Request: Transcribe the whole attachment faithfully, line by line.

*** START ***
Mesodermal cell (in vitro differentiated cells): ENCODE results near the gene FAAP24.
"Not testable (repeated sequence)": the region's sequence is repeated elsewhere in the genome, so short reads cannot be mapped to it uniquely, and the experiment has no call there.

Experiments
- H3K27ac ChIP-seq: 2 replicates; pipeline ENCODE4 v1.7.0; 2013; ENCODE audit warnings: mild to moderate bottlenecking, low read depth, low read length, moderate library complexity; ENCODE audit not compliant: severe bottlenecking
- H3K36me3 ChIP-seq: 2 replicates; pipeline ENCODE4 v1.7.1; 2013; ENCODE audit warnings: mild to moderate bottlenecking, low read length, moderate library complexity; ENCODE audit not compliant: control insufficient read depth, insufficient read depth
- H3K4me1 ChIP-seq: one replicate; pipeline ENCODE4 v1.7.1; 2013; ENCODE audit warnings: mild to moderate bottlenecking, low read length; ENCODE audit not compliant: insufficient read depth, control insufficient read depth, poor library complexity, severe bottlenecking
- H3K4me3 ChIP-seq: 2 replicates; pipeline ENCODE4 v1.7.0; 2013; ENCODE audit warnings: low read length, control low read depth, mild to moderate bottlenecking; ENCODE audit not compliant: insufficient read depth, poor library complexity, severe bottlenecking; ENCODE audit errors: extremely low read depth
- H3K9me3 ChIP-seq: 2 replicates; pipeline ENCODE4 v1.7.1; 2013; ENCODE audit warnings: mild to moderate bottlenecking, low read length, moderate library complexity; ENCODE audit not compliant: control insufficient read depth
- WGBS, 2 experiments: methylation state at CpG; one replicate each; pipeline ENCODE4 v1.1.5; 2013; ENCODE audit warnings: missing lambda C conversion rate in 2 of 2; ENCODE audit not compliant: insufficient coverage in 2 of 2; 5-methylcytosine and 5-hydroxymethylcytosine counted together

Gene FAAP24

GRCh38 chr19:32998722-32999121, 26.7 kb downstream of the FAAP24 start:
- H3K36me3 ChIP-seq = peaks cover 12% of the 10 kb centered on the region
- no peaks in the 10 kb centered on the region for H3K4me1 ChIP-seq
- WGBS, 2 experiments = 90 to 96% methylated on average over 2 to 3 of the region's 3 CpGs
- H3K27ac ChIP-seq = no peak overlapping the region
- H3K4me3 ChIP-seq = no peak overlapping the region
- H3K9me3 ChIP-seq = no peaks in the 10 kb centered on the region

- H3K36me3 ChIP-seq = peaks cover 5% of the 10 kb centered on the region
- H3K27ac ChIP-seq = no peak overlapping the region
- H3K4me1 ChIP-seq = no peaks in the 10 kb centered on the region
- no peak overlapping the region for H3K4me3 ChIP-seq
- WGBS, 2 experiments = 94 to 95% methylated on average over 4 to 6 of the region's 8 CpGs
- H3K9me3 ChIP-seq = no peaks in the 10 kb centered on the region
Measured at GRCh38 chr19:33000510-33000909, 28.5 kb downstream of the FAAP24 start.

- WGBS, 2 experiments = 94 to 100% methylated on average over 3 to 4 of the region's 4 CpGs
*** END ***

Mesodermal cell (in vitro differentiated cells): ENCODE results near the gene FAAP24.
"Not testable (repeated sequence)": the region's sequence is repeated elsewhere in the genome, so short reads cannot be mapped to it uniquely, and the experiment has no call there.

Experiments
- H3K27ac ChIP-seq: 2 replicates; pipeline ENCODE4 v1.7.0; 2013; ENCODE audit warnings: mild to moderate bottlenecking, low read depth, low read length, moderate library complexity; ENCODE audit not compliant: severe bottlenecking
- H3K36me3 ChIP-seq: 2 replicates; pipeline ENCODE4 v1.7.1; 2013; ENCODE audit warnings: mild to moderate bottlenecking, low read length, moderate library complexity; ENCODE audit not compliant: control insufficient read depth, insufficient read depth
- H3K4me1 ChIP-seq: one replicate; pipeline ENCODE4 v1.7.1; 2013; ENCODE audit warnings: mild to moderate bottlenecking, low read length; ENCODE audit not compliant: insufficient read depth, control insufficient read depth, poor library complexity, severe bottlenecking
- H3K4me3 ChIP-seq: 2 replicates; pipeline ENCODE4 v1.7.0; 2013; ENCODE audit warnings: low read length, control low read depth, mild to moderate bottlenecking; ENCODE audit not compliant: insufficient read depth, poor library complexity, severe bottlenecking; ENCODE audit errors: extremely low read depth
- H3K9me3 ChIP-seq: 2 replicates; pipeline ENCODE4 v1.7.1; 2013; ENCODE audit warnings: mild to moderate bottlenecking, low read length, moderate library complexity; ENCODE audit not compliant: control insufficient read depth
- WGBS, 2 experiments: methylation state at CpG; one replicate each; pipeline ENCODE4 v1.1.5; 2013; ENCODE audit warnings: missing lambda C conversion rate in 2 of 2; ENCODE audit not compliant: insufficient coverage in 2 of 2; 5-methylcytosine and 5-hydroxymethylcytosine counted together

Gene FAAP24

GRCh38 chr19:32998722-32999121, 26.7 kb downstream of the FAAP24 start:
- H3K36me3 ChIP-seq = peaks cover 12% of the 10 kb centered on the region
- no peaks in the 10 kb centered on the region for H3K4me1 ChIP-seq
- WGBS, 2 experiments = 90 to 96% methylated on average over 2 to 3 of the region's 3 CpGs
- H3K27ac ChIP-seq = no peak overlapping the region
- H3K4me3 ChIP-seq = no peak overlapping the region
- H3K9me3 ChIP-seq = no peaks in the 10 kb centered on the region

- H3K36me3 ChIP-seq = peaks cover 5% of the 10 kb centered on the region
- H3K27ac ChIP-seq = no peak overlapping the region
- H3K4me1 ChIP-seq = no peaks in the 10 kb centered on the region
- no peak overlapping the region for H3K4me3 ChIP-seq
- WGBS, 2 experiments = 94 to 95% methylated on average over 4 to 6 of the region's 8 CpGs
- H3K9me3 ChIP-seq = no peaks in the 10 kb centered on the region
Measured at GRCh38 chr19:33000510-33000909, 28.5 kb downstream of the FAAP24 start.

- WGBS, 2 experiments = 94 to 100% methylated on average over 3 to 4 of the region's 4 CpGs